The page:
OpenAI and Concerns with the Rollout of Chat GPT-4

The latest iteration of the AI language model is bigger, faster, and potentially dangerous 

The OpenAI CEO, Sam Altman, in a recent interview with ABC News talked about the rollout of GPT-4. In the interview, Altman starkly warned the new technology could be used for “large-scale disinformation” and potentially assist in cyberattacks. For what this technology promises, Altman has a strong reason to believe that certain ‘bad actors’ who don’t put some of the safety limits that OpenAI puts on. Gifted with the potential to reshape society, for better or worse, our fascination with AI and Chat GPT in particular has reached a crossroads. If a better faster Chat GPT poses this much risk to information security, we the public should be concerned also. 

As the world embraces this technology (and quickly at that), Altman insists that ‘feedback’ from the public and regulators at OpenAI will become absolutely necessary in deterring the potential negative consequences of the technology. Surprisingly the interview didn’t teeter too heavily along the lines of the other elephant in the room, the technology’s disruptive potential to replace jobs. Although to some degree inevitable, Altman urged the public that we should look at ChatGPT as more of a tool, not as a replacement, adding that “human creativity is limitless, and we find new jobs. We find new things to do.”

Where GPT-4 Outperforms GPT-3.5

While Chat GPT-3.5 was released only a few months ago, it is already considered the fastest-growing consumer application in history. The app hit 100 million monthly active users in just a few months. To put that into perspective TikTok took nine months to reach that many users and Instagram took nearly three years, according to a UBS study.

Now Chat GPT-4 is more multilingual and accurately answers thousands of questions across 26 languages. To put the upgrade into perspective, Chat GPT’s growing functionality and accessibility will likely invite a wider swath of eager users. While OpenAI claims that ChatGPT-4 would be harder to trick and will offer the best-ever results on factuality, there are still some vulnerabilities in which Sam Altman fears could be exploited for misinformation.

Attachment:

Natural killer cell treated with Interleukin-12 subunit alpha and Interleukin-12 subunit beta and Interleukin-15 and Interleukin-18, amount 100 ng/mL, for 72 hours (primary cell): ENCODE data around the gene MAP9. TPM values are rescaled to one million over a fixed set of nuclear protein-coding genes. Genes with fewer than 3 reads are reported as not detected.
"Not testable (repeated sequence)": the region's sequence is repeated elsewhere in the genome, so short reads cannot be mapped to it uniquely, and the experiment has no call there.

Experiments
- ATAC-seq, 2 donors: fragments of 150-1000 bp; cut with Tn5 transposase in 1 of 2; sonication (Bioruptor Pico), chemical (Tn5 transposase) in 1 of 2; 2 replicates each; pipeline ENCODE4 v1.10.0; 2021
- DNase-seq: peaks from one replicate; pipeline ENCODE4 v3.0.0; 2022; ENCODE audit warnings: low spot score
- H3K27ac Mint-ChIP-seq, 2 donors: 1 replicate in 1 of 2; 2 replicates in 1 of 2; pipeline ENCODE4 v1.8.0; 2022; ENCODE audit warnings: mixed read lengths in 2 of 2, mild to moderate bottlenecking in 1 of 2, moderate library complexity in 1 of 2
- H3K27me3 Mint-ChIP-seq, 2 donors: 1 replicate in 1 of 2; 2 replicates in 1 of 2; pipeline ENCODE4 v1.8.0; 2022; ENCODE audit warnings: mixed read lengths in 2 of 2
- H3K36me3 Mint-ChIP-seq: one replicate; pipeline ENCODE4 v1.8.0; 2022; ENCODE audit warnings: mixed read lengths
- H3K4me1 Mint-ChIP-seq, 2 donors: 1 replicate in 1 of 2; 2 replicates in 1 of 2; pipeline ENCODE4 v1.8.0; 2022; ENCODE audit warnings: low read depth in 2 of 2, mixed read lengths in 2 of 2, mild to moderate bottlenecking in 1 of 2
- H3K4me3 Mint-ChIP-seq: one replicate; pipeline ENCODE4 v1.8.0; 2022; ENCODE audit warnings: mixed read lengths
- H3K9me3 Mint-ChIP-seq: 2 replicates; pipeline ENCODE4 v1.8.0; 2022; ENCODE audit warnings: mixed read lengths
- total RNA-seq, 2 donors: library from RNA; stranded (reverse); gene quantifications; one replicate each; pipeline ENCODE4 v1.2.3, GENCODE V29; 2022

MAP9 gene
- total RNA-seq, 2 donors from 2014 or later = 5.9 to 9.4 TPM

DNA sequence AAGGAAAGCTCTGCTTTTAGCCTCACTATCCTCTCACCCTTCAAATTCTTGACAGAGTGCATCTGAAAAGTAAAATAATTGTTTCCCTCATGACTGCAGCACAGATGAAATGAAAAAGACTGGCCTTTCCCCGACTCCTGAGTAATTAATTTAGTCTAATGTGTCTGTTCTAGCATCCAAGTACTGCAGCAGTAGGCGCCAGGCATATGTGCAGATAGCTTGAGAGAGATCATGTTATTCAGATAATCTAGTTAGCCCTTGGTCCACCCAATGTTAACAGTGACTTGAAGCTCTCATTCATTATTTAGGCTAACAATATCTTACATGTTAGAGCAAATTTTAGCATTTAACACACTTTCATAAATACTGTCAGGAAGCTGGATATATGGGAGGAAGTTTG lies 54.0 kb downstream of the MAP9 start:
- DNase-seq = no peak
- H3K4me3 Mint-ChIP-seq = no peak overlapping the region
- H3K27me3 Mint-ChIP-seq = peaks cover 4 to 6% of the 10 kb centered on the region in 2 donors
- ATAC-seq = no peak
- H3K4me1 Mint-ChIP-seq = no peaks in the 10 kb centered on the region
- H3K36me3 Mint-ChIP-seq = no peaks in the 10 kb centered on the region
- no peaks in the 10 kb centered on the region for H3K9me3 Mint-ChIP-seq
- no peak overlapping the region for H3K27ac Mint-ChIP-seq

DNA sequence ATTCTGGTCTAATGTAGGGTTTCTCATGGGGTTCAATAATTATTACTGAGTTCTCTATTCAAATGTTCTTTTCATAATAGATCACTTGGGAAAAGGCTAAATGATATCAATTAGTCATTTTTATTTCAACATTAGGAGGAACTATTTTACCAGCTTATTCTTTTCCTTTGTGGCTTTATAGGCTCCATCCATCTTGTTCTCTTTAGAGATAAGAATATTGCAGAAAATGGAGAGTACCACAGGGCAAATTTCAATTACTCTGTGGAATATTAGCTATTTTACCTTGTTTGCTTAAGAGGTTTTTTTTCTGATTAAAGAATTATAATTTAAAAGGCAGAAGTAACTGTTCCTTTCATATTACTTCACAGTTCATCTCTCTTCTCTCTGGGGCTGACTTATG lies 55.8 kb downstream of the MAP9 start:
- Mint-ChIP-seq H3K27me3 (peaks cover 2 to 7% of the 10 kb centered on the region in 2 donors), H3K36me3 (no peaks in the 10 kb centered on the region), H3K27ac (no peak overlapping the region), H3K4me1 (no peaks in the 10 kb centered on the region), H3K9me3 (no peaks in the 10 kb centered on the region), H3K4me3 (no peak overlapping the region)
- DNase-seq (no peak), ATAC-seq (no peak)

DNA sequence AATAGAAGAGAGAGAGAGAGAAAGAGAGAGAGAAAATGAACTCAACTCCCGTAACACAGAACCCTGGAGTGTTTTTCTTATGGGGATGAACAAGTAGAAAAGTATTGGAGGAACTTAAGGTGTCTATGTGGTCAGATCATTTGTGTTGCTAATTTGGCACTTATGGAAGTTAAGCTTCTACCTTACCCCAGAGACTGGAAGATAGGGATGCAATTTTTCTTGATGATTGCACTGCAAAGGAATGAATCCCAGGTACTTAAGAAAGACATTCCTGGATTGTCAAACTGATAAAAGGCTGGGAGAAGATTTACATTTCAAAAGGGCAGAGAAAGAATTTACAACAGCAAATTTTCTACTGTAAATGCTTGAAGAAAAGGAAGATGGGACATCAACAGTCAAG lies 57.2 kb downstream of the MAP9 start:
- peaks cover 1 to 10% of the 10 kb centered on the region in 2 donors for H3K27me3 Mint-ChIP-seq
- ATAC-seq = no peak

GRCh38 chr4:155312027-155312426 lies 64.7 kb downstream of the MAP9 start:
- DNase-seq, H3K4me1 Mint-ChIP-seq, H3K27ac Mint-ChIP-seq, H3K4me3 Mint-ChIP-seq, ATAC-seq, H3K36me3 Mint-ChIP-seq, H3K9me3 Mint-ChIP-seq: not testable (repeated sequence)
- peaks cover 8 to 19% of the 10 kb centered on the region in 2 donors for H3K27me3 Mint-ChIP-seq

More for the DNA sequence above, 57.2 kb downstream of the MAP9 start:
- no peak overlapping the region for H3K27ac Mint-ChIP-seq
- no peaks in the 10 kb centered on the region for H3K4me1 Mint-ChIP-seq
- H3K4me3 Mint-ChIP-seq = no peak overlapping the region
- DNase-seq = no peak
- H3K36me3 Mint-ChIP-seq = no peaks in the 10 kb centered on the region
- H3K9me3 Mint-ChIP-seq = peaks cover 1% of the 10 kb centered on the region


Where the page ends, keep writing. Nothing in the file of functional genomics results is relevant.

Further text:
We Should Still Be Concerned about Polarizing Misinformation

Regardless of whether or not ChatGPT-4 offers the best-ever results on factuality, Sam Altman admitted to being “a little bit scared” of the power and risks language models in general pose to society. Altman warned that their ability to automatically generate text, images, or code could be used to launch disinformation campaigns or cyber attacks. The technology could be abused by individuals, groups, or authoritarian governments.

(For the record, OpenAI has not yet disclosed technical information on the language model’s size, architecture, and training data.)

An ‘Engine’ For Better Reasoning 

The program in some instances can give users factually inaccurate information, in part due to its use of deductive reasoning rather than memorization, according to OpenAI. “One of the biggest differences that we saw from GPT-3.5 to GPT-4 was this emergent ability to reason better,” said Mira Murati, OpenAI’s Chief Technology Officer, further adding that they “want these models to see and understand the world more like we do.”

While we aren’t exactly ‘there’ yet in terms of an all wise omnipotent AI, the way to think about these models is as “a reasoning engine, not a fact database,” Altman mentioned. While they can indeed also act as a fact database, that would kind of be missing the point about what’s really special about the technology, which is its growing ability to reason, not memorize.

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